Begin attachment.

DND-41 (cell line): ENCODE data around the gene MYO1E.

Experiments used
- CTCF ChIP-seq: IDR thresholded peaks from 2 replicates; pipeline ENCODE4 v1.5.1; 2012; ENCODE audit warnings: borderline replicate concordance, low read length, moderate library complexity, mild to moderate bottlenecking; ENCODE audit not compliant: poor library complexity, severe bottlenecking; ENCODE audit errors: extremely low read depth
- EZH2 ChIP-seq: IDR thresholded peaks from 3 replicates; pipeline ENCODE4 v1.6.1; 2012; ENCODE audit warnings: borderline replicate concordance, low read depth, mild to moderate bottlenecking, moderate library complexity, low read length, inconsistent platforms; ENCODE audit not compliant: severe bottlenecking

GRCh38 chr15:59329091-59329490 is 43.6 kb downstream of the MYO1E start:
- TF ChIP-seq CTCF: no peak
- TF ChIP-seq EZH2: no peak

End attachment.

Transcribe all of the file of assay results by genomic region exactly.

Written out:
DND-41 (cell line): ENCODE data around the gene MYO1E.

Experiments used
- CTCF ChIP-seq: IDR thresholded peaks from 2 replicates; pipeline ENCODE4 v1.5.1; 2012; ENCODE audit warnings: borderline replicate concordance, low read length, moderate library complexity, mild to moderate bottlenecking; ENCODE audit not compliant: poor library complexity, severe bottlenecking; ENCODE audit errors: extremely low read depth
- EZH2 ChIP-seq: IDR thresholded peaks from 3 replicates; pipeline ENCODE4 v1.6.1; 2012; ENCODE audit warnings: borderline replicate concordance, low read depth, mild to moderate bottlenecking, moderate library complexity, low read length, inconsistent platforms; ENCODE audit not compliant: severe bottlenecking

GRCh38 chr15:59329091-59329490 is 43.6 kb downstream of the MYO1E start:
- TF ChIP-seq CTCF: no peak
- TF ChIP-seq EZH2: no peak